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  • Writer's pictureKanika Bhatia


MC Yogi in his book Spiritual Graffiti talks about becoming good at rapping as he began to do a lot of it. The same gentle redistribution of conviction comes with emotions that aren’t necessarily contributing to a skill set. Over a short series of essays, I am going to try and cover feelings, squared into vibes of days and weeks. They have enveloped what I write, how I manoeuvre my relationships and if I am oversleeping a tad bit in bed that day. A large part of any spiritual practice remains ingraining the idea of presence and present. Being hyper aware of any temptation, resistance and touch. If cooped up in my chosen spot for hours and days, with letting myself wander (hyper aware of my subtle oxymoron plug in here), has taught me something, it’s probably the idea of meditative living. Agreed, it’s not traditional, but it’s the obsessive focus on what I feel at every waking moment for some days that I have managed to get myself out of the soup I put myself into. Let’s begin.

Over the last few months, I have devoured Jameela Jamil’s podcast “I weigh,” stacked away weights in a dark corner of a wardrobe I don’t use, deliberately hoarded on  rather questionable silhouettes of umbrellas, a tent and what can only be narrowed down to an amoeba. I have been living in my clean little bubble of healthy breakfasts, delectable lunches and rather hypocrite choice in desserts. This, when I don’t have a sweet tooth, or a clear need to end my meals with sugar. I know that you call someone obese when they are 20 percent over their ideal weight. Why do I even know that? The weighted costs (pun intended) of my active choices has pushed the contours of my alphabet inspired figure. I am no longer an S - in shape or size. From an average size UK 6-8, yours truly, has progressed to a 10 or maybe even beyond. I dare not measure. While decoding fashion for my peculiar body type, I am detailing out styles that tame arms, hide stomach layers and preferably on the high-low rung of fashion. I have developed an effective system of convincing myself how I deserve rewards in the form of no workout days that have extended into weeks and now months. But here’s the thing, it’s not a spiralling journey downwards. If anything it’s a revolving door of active choices, and the shame that follows. 

Logic dictates a rationale of halting regrettable actions. You hate something about yourself, you stop or change it, right? But what if you want to continue indulging, just to see how far can you really go? What if this idea of societal conditioning, that no exercise, sedentary lifestyle and indulgent meals is hate worthy and deserves self chiding, is just that? A social construct. What if you start enjoying the shame that comes with it? I have caught myself staring into the mirror not recognising this physical self, yet loving the acceptance I am growing into. Ideally, I should be shaming myself into stringent diets with a dedicated hour to self care that doesn’t involve just masking. But my idea of self care is changing at this point.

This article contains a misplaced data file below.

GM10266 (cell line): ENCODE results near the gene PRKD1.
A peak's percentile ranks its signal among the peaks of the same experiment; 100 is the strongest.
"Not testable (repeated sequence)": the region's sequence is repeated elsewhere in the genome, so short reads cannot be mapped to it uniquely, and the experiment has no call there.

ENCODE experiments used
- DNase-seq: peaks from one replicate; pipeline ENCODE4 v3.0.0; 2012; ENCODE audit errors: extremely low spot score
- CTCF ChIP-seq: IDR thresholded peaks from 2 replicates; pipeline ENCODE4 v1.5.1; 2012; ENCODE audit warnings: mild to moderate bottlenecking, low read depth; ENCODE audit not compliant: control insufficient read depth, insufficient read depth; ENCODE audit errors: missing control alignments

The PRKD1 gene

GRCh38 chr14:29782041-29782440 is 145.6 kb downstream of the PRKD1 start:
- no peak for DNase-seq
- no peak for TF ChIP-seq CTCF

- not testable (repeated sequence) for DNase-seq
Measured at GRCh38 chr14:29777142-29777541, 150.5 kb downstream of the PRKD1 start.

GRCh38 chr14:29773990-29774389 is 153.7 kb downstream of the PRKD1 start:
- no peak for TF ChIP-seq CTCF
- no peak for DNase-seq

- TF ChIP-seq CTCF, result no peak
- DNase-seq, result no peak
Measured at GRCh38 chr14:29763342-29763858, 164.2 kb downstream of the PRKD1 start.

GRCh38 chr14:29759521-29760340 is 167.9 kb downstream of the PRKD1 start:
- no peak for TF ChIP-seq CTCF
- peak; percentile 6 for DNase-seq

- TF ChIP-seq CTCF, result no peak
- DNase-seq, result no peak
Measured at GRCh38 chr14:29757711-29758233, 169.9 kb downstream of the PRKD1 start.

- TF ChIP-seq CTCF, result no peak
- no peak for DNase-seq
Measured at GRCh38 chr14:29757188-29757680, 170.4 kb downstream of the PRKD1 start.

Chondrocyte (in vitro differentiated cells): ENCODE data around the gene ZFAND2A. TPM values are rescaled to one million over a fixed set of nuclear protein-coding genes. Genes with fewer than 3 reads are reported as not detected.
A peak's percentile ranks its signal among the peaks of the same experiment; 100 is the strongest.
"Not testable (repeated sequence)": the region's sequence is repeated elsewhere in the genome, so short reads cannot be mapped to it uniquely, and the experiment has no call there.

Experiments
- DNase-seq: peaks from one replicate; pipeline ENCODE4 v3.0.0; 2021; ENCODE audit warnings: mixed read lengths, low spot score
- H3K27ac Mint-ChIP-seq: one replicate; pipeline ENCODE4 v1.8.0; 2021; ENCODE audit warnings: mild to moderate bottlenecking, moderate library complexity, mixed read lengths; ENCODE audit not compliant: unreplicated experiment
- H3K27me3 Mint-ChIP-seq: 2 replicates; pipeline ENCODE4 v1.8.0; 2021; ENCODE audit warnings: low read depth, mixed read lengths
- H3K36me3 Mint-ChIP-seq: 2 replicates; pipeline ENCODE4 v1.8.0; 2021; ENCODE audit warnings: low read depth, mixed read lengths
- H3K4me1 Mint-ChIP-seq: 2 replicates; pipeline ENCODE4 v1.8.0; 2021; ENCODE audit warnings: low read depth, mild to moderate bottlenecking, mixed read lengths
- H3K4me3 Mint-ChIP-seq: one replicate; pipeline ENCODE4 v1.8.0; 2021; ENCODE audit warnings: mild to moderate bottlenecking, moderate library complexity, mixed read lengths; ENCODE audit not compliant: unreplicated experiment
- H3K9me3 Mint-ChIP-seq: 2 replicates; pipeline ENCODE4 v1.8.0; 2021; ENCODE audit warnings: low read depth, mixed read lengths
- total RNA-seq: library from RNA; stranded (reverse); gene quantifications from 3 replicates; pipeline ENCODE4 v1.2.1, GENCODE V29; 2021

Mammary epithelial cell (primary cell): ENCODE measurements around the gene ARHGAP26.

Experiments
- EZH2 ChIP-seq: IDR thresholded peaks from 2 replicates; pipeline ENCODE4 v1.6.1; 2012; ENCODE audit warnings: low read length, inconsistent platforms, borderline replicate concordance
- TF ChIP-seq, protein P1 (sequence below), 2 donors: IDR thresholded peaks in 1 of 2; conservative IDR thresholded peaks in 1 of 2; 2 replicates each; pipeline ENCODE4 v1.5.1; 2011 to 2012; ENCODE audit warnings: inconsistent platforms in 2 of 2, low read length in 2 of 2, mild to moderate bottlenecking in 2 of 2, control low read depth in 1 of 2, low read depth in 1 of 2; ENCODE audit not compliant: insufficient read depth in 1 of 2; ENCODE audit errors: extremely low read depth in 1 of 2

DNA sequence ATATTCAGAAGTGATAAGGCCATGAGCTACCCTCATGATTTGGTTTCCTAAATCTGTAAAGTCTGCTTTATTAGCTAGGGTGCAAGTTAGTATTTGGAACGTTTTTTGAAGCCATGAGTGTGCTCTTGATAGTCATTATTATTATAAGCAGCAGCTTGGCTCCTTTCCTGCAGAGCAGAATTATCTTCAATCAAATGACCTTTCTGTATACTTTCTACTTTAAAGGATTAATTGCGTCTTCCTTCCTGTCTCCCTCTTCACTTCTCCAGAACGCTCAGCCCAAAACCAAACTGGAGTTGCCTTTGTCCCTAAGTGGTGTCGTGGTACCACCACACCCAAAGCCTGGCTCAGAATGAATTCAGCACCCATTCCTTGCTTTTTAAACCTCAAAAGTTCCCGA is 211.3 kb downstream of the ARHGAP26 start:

Shame is such a strong emotion. Hoping that it makes sense but at this point in time, I am shamelessly shameful of my shame worthy lifestyle and yet shameless enough to do nothing about it. Here’s my mental polaroid capturing the ‘huh?’ expression on your face. I don’t wish to change my choices, even if they are bad for me. I am loving the idea of this slow metamorphosis into a rounder, plumper me. Amidst the happiness around acceptance, I am still here debating which is the dominant drive. If I am all that content on gaining more than a few extra kilos to freely shed, why am I conscious of my body when it comes to intimacy? I am unknowingly checking the XL stock of clothes I like online rather than a medium or large. Natural progression of weight in my head is so much larger than it probably is in reality. I find myself shimmy-ing the arm fat, and then talking in third person to myself. I have gone from “Kanika, you stubborn little rat” to “Kanika, the balloon that doesn’t float.” I have thanked my stars for choosing a long distance relationship because maybe, just maybe the next time I see him, I would have figured my way around either the weight or the consciousness. My gram (subtle appeal to millennials and Gen Z) boasts of my face but no latest full body images. I have almost deleted the idea that I am more than my face for Instagram. 

Circling back, why am I so ashamed yet so happy with myself? How is this unreal balancing act achieved if at all someone demands a recipe? The closest term I could find to what I am feeling is Agathokakological- an oversized word that denotes something both good and evil. This fat acceptance movement isn’t shy of its hypocrisy. But just like MC Yogi, I seem to be getting really good at loving myself at my most loathsome self (for me.) I will bring myself to take less space (literally) eventually. The faith is amusing. But the shame, that’s what is a novelty. I haven’t ever felt that emotion before over a prolonged period of time. At the risk of cliches, 2020 has been to say the least, self discovering. And here’s mine. I am good at this shame game. I thrive on using it to my benefit when I wish to hide from the world, to drive me when I want to, and to amuse me when I am l down. From October 2019, to May 2020, I have fallen down so many times and been through the lowest rung of my life ladder. I would break down at the drop of a hat, and self doubt was the middle name my parents forgot to tell me about. So this freshly discovered pile of gooey emotion called shame has nothing on me. If anything it has churned out some 1200 odd words for you to read, and I’d say that’s a win. 


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